Article published on LEGAL RESOURCES CENTRE – 24 June 2015

South Africa’s first opt-in class action law suit, Link­side & oth­ers v Min­is­ter of Edu­ca­tion & oth­ers, was the first to appoint a claims admin­is­tra­tor to man­age the pay­ment of a claim. Fol­low­ing the court order of 17 Decem­ber 2014, Price­Wa­ter­house­C­oop­ers was appointed by the Depart­ment of Edu­ca­tion to receive and ver­ify schools’ claims for reim­burse­ment for amounts spent on edu­ca­tors dur­ing 2011–2014 and to pay the ver­i­fied claims.

The total amount claimed was R82 mil­lion. To date, schools have been reim­bursed an amount of R67 mil­lion, with a few out­stand­ing claims await­ing ver­i­fi­ca­tion.

The Legal Resources Cen­tre, act­ing on behalf of all the schools that make up the class, says the schools are immensely relieved to receive this fund­ing.

”Many schools have been placed in a per­ilous finan­cial con­di­tion due to the Department’s ongo­ing fail­ure to appoint edu­ca­tors to vacant sub­stan­tive posts and pay them. Indi­vid­ual schools have accu­mu­lated between R200 000 and R5 mil­lion in debt over this period. This has resulted in schools increas­ing their fees, but this has often resulted in a higher rate of par­ents default­ing on pay­ments.”

 

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Bakgatla ba Kgafela CPA’s Constitutional Court case goes to heart of land reform

Article from Posted on 17 Jun 2015
By Michael Clark

The Bakgatla ba Kgafela court case hits at the heart of South Africa’s land restitution programme, and at people’s land rights protected by the Constitution. On 28 May 2015 the Constitutional Court heard the case of Bakgatla ba Kgafela Tribal CPA v Bakgatla ba Kgafela Tribal Authority and Others. The case was about whether the Communal Property Association Act 28 of 1996 (the CPA Act) allows the Bakgatla ba Kgafela CPA – a provisional CPA – to continue to exist and hold land. The CPA has struggled for many years to get registered permanently as a result of serious administrative mismanagement by the Department of Rural Development and Land Reform (the Department) and the ongoing resistance to the establishment of a CPA by the traditional council in the area.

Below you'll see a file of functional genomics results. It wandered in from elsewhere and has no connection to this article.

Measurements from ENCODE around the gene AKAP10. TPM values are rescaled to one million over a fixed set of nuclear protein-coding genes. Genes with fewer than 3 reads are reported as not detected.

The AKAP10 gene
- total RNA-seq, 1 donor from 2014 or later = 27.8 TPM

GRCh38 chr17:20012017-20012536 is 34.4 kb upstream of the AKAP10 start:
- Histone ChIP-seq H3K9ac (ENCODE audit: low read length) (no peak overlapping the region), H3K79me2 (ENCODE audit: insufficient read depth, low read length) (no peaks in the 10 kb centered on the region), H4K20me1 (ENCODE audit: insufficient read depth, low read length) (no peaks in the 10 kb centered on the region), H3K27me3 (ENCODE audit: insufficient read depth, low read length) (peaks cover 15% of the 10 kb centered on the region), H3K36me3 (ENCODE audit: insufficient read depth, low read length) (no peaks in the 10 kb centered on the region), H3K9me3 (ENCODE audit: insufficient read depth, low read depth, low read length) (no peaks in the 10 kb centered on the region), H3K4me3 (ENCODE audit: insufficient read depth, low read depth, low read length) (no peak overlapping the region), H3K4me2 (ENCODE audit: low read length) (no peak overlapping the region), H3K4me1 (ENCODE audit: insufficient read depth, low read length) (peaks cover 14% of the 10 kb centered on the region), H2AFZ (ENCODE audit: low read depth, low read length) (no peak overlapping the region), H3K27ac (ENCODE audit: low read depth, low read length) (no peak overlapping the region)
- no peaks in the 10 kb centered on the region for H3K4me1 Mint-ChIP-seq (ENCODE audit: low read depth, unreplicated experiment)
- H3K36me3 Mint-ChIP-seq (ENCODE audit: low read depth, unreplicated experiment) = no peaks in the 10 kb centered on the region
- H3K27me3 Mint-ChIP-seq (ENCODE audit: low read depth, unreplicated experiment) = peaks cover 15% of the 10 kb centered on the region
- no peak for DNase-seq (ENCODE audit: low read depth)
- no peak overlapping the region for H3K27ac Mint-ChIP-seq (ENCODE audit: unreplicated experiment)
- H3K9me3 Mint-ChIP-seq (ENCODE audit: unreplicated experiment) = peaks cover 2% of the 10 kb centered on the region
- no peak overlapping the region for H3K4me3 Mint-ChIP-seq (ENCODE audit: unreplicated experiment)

Background
The Bakgatla ba Kgafela community brought a successful land claim over various pieces of land in the North West. This meant that they had to create a legal entity that was able to receive ownership of the land on behalf of the community. In 2005, the claimant community voted in favour of the creation of a Communal Property Association (or CPA) to hold the land, elected a committee to run the CPA and adopted a draft constitution. The community then made an application to have the CPA registered. However, the traditional council and traditional leader, Chief Nyalala Pilane, were unhappy about the decision to form a CPA. They wanted the community to create a trust instead.

As a result of his intervention, Lulu Xingwane, the then Minister of Agriculture and Land Affairs, intervened by suggesting that the community register a provisional CPA in terms of section 5(4) of the CPA Act for 12 months (rather than a permanent CPA in terms of section 8 of the CPA Act). The Department proceeded to register the provisional CPA in line with the Minister’s instruction, in spite of internal memos that show that the Department recommended that the CPA be permanently registered. In 2008 the land claimed by the community was transferred to the provisional CPA. Thereafter, the Department had almost no contact with the community – specifically, it did not help the community to convert the provisional CPA into a permanent CPA.

When the Bakgatla ba Kgafela CPA tried to prevent the construction of a shopping centre on land that it believed it owned in 2012, the traditional council argued it no longer existed. The traditional council argued that section 5(4) of the CPA Act meant that a provisional CPA is only valid for 12 months – after 12 months, if the CPA has not been turned into a permanent CPA, it no longer exists.